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Archive for June, 2011

缅怀家驹

打开CRI, 耳边响起了那首熟悉的<<喜欢你>>,节目是音乐无人驾驶. 只需要听着歌, 不需要多余的言语. 已经不记得具体是什么时候喜欢上beyond的歌了, 但是可以确定是很久之前, 初中吧. beyond的哥陪伴了我整个高中.

记得在高中毕业的同学录中最喜欢的歌手, 我填上了beyond. 关于那么多最喜欢的各种项目, 大部分的项目是一时头脑发填上的, 多年以后再填或许已经是南辕北辙, 但到现在还不变的是beyond.

又响起了<<灰色轨迹>>,  这首歌是我听的家驹的第一首歌, 是在一人一首成名曲的VCD上, 演唱会版本. 促使走入他们音乐的人是张守吉, 我的小学同学. 没有摇滚, 只有beyond, 那时他说的一句话. 那时不懂什么是摇滚, 或许他们的哥只能算是比较硬朗情歌吧.

已经是第18个年头了. 家驹, 你在天堂可好? 天堂里有摇滚吗?

曾经有多少人因为beyond乐队才拿起的吉他, 但我不是, 拿起吉他的原因我已记不清楚, 但我清楚的记得重新拿起它的原因.

忽然觉得很难表达我的感情, 写这篇文章安了无数的空格.

NJ终于说话了, 讲解<<光辉岁月>>的背景, 曼德拉. 自信可改变未来.

S**t, 怎么一首<<发如雪>>插进来了, 真煞风景.

本想开打我那古老的yahoo帐号, 找找以前放在里面相册中的家驹的资料, 不想却在09年的时候已经关闭了此服务.

“””009年10月30日,中国雅虎关闭了雅虎空间服务,取消相册功能,但因为有许多用户没能及时备份照片,引发不满,并有网友向消委会举报,欲上诉。中国雅虎回应相册用户照片丢失事件,认为事先已公告用户备份,雅虎有权关闭服务器,自己没有责任。”””

已往为了自我挣扎, 从不知她的痛苦.

She be do
She be do
She be do

感谢你陪我唱了这些歌.

恰好今天是毕业典礼, 想想时间过的真快, 一年就这样过去了.  想起来去年的这个时候, 不停的送走一拨又一拨, 期间躺在窄窄的小床上, 觉得那是理所当然, 总觉得这只是一个假期, 过两个月, 大家又会回来. 但当最后我收拾完最后的东西, 拿走伟哥的饭盆, 转头的时候, 空荡但又凌乱的宿舍提醒我这是真的, 大学结束了.

email不论在个人生活学习还是工作中都占有举足轻重的地位, 很久之前我也不知道回复全部是什么意思, 我庆幸我在在它上面犯错之前明白了它的用法, 也没有因为它犯过错误, 对于发送的动作也倍加小心. 希望某些同志注意这个按钮后果的严重性.

原文地址 http://bogglish.com/index.php/career/810-reply-all-the-button-everyone-loves-to-hate

I answered my phone recently to hear a friend shrieking in my ear. “Check your inbox for the email I just sent you,” he wailed. “And please, please tell me I didn’t hit Reply All.”

What happens when we hit

“reply all” by mistake? The result can be very embarrassing to say the least. Elizabeth Bernstein offers some tips on how to avoid making such a potentially costly mistake.

You know that feeling: You hit Send—and your heart nearly stops.

This shouldn’t still be happening. After almost two decades of constant, grinding email use, we should all be too tech-savvy to keep making the same mortifying mistake, too careful to keep putting our relationships and careers on the line because of sloppiness.

Sadly, we are not, as Bill Cochran, a 44-year-old advertising creative director, can attest. Last summer, as the Dallas agency where he works, the Richards Group, was gearing up to produce Super Bowl spots for a major client, Bridgestone Corp., his boss sent an email to about 200 employees with a schedule of meetings where creative teams would present work, competing in rounds until the agency selected ads to present to the client for review.

 Lars Leetaru

Mr. Cochran seized the moment to rally his writing partner. He drafted an email reply critiquing the in-house competition, noting which colleagues he thought would give his team a run for their money—and which wouldn’t. “It was written in locker-room talk,” Mr. Cochran says. “I listed the people I thought were ‘gonna bring it.’ “

You can guess what happened next. Minutes after hitting Send, he got an email. “Oh God…Bill,” a co-worker, Wendy Mayes, wrote. “You just hit REPLY ALL!”

Mr. Cochran felt the blood drain from his head. He reread his email several times, telling himself it could have been worse. Then he sent out a second Reply All message: “Sorry about that. I am going to go climb in a hole now.”

“We all say these things,” Mr. Cochran says, looking back. “But most people aren’t stupid enough to put it in an email.”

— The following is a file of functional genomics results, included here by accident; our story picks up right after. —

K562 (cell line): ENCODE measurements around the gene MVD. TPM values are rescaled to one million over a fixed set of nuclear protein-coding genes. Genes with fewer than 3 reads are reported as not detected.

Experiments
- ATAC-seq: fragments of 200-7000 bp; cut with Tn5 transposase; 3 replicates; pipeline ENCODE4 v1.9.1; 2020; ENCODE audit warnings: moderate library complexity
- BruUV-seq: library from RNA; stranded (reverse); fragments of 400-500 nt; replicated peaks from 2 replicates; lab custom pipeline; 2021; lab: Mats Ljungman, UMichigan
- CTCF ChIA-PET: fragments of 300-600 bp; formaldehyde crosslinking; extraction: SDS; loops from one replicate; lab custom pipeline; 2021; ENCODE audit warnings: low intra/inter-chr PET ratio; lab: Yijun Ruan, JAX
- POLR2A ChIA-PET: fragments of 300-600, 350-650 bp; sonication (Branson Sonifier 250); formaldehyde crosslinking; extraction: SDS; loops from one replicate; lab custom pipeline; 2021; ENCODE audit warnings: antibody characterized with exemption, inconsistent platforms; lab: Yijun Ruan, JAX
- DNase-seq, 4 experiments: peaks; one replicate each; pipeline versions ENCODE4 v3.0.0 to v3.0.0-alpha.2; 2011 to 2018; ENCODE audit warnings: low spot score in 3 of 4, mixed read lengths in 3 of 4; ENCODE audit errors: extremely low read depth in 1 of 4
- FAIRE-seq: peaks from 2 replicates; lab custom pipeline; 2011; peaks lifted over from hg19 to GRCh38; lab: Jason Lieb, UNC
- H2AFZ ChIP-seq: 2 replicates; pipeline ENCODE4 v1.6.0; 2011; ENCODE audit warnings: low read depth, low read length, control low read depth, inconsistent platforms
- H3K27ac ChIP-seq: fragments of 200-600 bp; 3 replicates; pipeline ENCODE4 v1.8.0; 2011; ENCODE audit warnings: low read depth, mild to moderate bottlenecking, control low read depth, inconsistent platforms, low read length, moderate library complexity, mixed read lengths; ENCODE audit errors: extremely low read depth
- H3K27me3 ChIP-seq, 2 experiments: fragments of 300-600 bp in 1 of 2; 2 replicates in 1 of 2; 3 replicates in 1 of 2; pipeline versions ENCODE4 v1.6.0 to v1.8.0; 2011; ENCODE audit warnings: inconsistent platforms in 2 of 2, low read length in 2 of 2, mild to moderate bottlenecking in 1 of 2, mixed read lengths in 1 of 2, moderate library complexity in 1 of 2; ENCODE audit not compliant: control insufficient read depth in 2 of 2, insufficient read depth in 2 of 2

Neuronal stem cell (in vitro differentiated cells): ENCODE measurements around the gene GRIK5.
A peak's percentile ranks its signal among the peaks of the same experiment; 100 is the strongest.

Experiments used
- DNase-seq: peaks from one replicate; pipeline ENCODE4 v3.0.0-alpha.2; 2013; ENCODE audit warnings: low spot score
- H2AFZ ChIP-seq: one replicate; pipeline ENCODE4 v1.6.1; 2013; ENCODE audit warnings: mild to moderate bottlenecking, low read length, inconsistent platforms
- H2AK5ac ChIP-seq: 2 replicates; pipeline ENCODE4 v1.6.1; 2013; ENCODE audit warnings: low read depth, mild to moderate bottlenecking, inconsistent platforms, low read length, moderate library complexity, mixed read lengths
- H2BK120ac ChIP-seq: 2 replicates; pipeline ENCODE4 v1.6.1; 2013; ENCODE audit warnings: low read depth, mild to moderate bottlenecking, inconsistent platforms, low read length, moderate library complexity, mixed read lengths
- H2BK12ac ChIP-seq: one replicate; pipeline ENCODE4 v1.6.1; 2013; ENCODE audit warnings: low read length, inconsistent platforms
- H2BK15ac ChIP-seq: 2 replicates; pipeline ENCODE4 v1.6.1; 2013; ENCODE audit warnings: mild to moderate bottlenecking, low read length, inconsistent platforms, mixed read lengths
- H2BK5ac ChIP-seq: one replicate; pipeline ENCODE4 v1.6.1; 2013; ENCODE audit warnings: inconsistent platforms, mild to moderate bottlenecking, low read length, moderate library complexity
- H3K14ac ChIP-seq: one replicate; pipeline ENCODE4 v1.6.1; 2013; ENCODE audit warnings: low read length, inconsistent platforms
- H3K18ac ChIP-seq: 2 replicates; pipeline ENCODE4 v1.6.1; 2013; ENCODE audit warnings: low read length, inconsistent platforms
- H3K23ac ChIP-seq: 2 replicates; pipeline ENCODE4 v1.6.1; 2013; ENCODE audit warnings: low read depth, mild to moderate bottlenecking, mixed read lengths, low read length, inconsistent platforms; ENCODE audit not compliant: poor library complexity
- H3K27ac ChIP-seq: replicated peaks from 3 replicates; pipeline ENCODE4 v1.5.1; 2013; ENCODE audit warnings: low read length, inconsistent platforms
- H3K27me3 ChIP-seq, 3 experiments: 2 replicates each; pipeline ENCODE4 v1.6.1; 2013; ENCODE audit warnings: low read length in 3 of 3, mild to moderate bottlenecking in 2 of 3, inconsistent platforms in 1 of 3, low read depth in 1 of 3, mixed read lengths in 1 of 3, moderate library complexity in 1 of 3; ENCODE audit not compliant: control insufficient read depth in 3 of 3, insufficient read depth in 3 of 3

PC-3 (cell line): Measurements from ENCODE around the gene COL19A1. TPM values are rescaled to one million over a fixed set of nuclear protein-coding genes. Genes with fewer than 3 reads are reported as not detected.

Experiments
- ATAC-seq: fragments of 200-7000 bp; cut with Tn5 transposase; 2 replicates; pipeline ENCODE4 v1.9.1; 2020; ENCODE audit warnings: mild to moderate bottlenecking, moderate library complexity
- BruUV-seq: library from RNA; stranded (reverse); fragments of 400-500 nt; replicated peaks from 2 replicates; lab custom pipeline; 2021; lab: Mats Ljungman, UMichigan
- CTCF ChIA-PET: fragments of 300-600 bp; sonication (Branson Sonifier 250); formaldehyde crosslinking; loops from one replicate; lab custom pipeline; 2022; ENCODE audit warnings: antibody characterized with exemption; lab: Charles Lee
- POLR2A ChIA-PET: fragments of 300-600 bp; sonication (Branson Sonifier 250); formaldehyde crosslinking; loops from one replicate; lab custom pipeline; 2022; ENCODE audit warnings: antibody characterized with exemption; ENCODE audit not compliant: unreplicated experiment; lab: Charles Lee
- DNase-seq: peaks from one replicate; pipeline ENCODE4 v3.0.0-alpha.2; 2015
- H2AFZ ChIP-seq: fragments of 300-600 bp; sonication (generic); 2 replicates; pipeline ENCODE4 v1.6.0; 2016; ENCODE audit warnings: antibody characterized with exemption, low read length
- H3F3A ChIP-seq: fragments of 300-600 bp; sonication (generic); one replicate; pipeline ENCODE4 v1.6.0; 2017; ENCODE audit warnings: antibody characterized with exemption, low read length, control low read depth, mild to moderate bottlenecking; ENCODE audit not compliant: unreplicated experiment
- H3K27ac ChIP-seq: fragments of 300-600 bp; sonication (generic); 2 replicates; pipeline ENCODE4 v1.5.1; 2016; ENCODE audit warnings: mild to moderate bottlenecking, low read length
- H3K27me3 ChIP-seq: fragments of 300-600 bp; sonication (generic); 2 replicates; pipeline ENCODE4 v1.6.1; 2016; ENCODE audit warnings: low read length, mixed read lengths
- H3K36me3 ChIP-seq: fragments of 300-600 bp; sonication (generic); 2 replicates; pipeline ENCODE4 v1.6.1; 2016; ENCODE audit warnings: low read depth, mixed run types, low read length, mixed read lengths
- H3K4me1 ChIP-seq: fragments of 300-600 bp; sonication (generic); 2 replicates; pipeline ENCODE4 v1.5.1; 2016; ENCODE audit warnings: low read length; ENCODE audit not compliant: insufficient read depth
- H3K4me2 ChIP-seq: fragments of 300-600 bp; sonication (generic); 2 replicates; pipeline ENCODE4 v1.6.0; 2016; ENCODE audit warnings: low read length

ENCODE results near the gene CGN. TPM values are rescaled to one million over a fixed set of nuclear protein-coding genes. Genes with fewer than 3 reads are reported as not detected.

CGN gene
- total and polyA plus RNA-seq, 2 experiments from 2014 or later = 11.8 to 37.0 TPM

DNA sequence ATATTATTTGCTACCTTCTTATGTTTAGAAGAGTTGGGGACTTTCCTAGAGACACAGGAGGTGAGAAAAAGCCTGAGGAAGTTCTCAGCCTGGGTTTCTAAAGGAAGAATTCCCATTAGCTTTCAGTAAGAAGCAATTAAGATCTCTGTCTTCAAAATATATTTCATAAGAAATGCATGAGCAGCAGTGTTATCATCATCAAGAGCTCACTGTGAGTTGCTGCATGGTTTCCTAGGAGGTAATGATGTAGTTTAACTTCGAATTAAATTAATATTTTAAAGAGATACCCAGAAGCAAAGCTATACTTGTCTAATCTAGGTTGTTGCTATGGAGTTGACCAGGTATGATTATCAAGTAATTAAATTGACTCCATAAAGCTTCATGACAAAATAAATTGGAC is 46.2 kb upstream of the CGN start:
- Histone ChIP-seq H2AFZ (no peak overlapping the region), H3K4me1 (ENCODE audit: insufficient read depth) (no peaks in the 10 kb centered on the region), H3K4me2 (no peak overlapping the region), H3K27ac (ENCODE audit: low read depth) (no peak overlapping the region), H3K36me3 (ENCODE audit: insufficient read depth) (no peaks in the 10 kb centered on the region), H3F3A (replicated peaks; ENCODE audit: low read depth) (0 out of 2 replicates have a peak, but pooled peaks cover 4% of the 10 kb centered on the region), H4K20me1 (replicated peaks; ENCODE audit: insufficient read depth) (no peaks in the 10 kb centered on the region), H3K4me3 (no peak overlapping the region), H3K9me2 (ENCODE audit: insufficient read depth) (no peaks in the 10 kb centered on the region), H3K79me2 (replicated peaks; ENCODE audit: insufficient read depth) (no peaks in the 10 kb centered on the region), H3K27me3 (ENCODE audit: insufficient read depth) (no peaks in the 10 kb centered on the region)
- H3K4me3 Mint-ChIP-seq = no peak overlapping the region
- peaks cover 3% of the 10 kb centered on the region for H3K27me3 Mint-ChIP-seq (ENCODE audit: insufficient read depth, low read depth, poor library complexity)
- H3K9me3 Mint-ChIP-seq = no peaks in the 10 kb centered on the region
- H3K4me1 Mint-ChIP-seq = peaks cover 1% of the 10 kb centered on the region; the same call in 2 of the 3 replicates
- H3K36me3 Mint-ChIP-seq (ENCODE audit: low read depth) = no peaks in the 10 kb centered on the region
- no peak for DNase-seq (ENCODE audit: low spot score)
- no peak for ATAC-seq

Used intentionally, Reply All has its benefits. It’s convenient. And it can be polite, especially in a work situation.

“If you were in a face-to-face meeting and someone made a comment or asked a question, you would be considered rude if you whispered your reply in just that person’s ear so no one else could hear it,” says Patricia Wallace, a psychologist and author of “The Internet in the Workplace.”

But Reply All is dangerous. It makes us feel in the loop. And it can be a way to toot our own horns. Never mind that we hate how group emails multiply like rabbits in our inboxes. “Many people lean toward covering their rears by overinforming their bosses and colleagues,” Dr. Wallace says. “They can then say, ‘Well, I cc’d you on all that debate last month…Didn’t you read it?’ “

Why don’t email programs have a “dummy button” that pops up when we hit Reply All and asks, “Are you sure?” There are applications for that, such as Sperry Software’s Reply to All Monitor.

“It’s a tricky technical problem to solve without getting in the way, because there’s a certain velocity at which people are using these applications,” says Bill Wetherell, director of design for AOL Inc.’s AOL Mail. “There will always be the person who lacks boundaries and will say things that he shouldn’t say. We can’t prevent that.”

To make email more like in-person communication, AOL is considering ways to show faces, rather than just names, in the To field in a new email product coming out in the next six months. “I wonder if the Reply All problem would occur if you saw 100 faces in the email,” Mr. Wetherell says.

Microsoft Corp.’s Outlook offers a standard template that users can elect to get a warning if they try to email to more than 50 people.Google offers an Undo Send button in Gmail, which works for Reply All emails, too. You enable it by setting a delay in your out-bound emails, from five to 30 seconds. If you don’t realize your mistake in time, you’re out of luck.

email storm

email storm

Helen Georgaklis wishes there had been a warning for one of her colleagues at a financial firm where she used to work. She was helping prospective clients, a couple from her church, refinance their home, and she introduced them to the colleague via email. His Reply All response? She recalls it was something like, “Thank you sexy Helen. I’m sure that all your male clients love working with you because you are so hot.”

Right away, the husband replied to say he was uncomfortable with the content of the email. The colleague apologized profusely to her and her clients. They continued with the mortgage refinancing, but after it was done, the clients shunned Ms. Georgaklis at church. Her working relationship with her colleague chilled.

“The damage was done,” says Ms. Georgaklis, 44, who lives in Montreal and founded a self-help book series.

There’s an even bigger Reply All mishap: the email storm. It starts with an email sent accidentally to the wrong distribution list. Then everyone starts furiously replying to all.

Some email storms have lasted so long—overloading servers with hundreds of thousands of emails—that at least one company, TV-ratings provider Nielsen Co., has disconnected the “Reply to All” button from its system.

In 1997, Microsoft weathered a storm involving an estimated 15 million emails. A 2007 email storm at the U.S Department of Homeland Security clogged the system with millions of emails.

Mr. Cochran, the advertising creative director, couldn’t sleep the night after his Reply All disaster. His “apology tour” began the next day. On the phone and in person, he said he was sorry to each colleague he named.

“A lot of people just laughed, and a few said they felt sorry for me that I had to endure the finger-pointing,” he says. “I think a lot of people felt, ‘Man, I am glad I didn’t do that, because that’s a lot of crow to eat,’ ” says Christopher Smith, 38, another creative director at the agency.